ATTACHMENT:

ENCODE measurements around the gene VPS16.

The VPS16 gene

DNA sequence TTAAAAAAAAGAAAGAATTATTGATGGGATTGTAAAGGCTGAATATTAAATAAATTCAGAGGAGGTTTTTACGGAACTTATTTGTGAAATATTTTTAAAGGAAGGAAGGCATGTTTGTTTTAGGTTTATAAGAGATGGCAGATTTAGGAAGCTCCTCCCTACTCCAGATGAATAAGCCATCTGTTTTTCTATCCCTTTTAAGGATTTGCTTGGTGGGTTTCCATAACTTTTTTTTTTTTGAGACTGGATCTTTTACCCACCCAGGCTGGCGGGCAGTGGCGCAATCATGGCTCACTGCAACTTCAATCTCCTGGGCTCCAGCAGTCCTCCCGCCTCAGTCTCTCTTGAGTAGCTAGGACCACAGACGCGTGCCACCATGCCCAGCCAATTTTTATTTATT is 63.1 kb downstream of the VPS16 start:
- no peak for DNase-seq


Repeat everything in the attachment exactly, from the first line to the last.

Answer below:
ENCODE measurements around the gene VPS16.

The VPS16 gene

DNA sequence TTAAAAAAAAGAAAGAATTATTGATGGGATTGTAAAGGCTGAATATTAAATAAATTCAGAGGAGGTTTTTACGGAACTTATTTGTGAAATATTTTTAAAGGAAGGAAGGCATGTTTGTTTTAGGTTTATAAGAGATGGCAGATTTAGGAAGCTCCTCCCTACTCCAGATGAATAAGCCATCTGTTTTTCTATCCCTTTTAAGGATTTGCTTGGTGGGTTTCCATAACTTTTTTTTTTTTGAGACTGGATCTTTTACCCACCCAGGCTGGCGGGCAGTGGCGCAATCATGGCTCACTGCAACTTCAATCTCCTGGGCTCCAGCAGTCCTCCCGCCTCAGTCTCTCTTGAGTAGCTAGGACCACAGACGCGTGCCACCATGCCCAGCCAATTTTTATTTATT is 63.1 kb downstream of the VPS16 start:
- no peak for DNase-seq